Despite the sharp charges and counter-charges about foreign/military and national security policy, there are no important differences on such matters between President Barack Obama and challenger Mitt Romney. The back and forth between the candidates on international issues is largely about appearance, not substance.
The Washington Post noted on Sept. 26 that the two candidates “made clear this week that they share an overriding belief — American political and economic values should triumph in the world.” Add to that uplifting phrase the implicit words “by any means necessary,” and you have the essence of Washington’s international endeavors.
There are significant differences within the GOP’s right wing factions — from neoconservatives and ultra nationalists to libertarians and traditional foreign policy pragmatic realists — that make it extremely difficult for the Republicans to articulate a comprehensive foreign/military policy. This is why Romney confines himself to criticizing Obama’s international record without elaborating on his own perspective, except to imply he would do everything better than the incumbent.
Only nuances divide the two ruling parties on the principal strategic international objectives that determine the development of policy. Washington’s main goals include:
• Retaining worldwide “leadership,” a euphemism for geopolitical hegemony.
• Maintaining the unparalleled military power required to crush any other country, using all means from drones to nuclear weapons. This is made clear in the incumbent administration’s 2010 Quadrennial Defense Review (QDR), the 2010 Nuclear Posture Review (NPR), and the January 2012 strategic defense guidance titled, “Sustaining U.S. Global Leadership: Priorities for 21st Century Defense.”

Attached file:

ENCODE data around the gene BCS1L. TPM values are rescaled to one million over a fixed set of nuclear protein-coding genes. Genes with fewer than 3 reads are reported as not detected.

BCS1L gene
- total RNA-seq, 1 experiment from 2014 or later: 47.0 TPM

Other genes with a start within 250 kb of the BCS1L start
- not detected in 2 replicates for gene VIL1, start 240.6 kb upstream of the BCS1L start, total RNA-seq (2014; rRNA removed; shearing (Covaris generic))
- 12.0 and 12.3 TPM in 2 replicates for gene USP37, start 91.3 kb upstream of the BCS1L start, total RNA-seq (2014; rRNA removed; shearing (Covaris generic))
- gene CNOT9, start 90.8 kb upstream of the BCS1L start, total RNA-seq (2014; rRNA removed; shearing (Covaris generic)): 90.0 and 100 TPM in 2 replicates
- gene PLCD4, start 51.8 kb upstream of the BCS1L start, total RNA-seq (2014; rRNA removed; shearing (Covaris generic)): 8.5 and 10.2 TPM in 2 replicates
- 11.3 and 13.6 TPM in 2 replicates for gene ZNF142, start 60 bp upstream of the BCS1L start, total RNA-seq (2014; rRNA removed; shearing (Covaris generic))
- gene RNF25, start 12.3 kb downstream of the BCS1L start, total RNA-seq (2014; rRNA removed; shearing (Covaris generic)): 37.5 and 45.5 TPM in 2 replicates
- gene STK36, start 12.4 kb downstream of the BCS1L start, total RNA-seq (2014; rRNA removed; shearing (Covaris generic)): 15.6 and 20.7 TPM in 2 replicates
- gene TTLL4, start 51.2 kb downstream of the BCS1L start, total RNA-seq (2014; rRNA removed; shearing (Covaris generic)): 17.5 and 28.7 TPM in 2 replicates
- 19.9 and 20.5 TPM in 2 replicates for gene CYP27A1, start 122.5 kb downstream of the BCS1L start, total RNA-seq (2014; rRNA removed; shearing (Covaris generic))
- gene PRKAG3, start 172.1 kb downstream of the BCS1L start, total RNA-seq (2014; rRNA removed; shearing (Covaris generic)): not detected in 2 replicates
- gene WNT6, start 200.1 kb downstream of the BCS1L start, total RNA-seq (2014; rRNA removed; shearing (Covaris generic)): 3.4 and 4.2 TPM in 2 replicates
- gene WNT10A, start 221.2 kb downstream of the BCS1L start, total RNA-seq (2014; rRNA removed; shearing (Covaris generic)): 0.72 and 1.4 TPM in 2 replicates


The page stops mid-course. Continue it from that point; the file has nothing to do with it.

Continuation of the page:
• Containing the rise of China’s power and influence, not only globally but within its own East Asian regional sphere of influence, where the U.S. still intends to reign supreme. Obama’s “pivot” to Asia is part of Washington’s encirclement of China militarily and politically through its alliances with key Asian-Pacific allies. In four years, according to the IMF, China’s economy will overtake that of the U.S. — and Washington intends to have its fleets, air bases, troops and treaties in place for the celebration.
• Exercising decisive authority over the entire resource-rich Middle East and adjacent North Africa. Only The Iranian and Syrian governments remain to be toppled. (Shia Iraq, too, if it gets too close to Iran.)
• Provoking regime change in Iran through crippling sanctions intended to wreck the country’s economy and, with Israel, threats of war. There is no proof Iran is constructing a nuclear weapon.
• Seeking regime change in Syria, Shia Iran’s (and Russia’s) principal Arab ally. Obama is giving political and material support to fractious rebel forces in the civil war who are also supported by Saudi Arabia, Qatar, and Turkey. The U.S. interest is in controlling the replacement regime.
• Weakening and isolating Russia as it develops closer economic and political ties to China, and particularly when it expresses opposition to certain of Washington’s less savory schemes, such as continuing to expand NATO, seeking to crush Iran and Syria, and erecting anti-missile systems in Europe. In 20 years, NATO has been extended from Europe to Central Asia, adjacent to China and former Soviet republics.
• Continuing the over 50-year Cold War economic embargo, sanctions and various acts of subversion against Cuba in hopes of destroying socialism in that Caribbean Island nation.
• Recovering at least enough hegemony throughout Latin America — nearly all of which the U.S. dominated until perhaps 15 years ago — to undermine or remove left wing governments in Venezuela, Bolivia and Ecuador.
• Significantly increasing U.S. military engagement in Africa.
Both the right/far right Republican Party and the center right Democratic Party agree on these goals, although their language to describe them is always decorated with inspiring rhetoric about the triumph of American political and economic values; about spreading democracy and good feeling; about protecting the American people from terrorism and danger.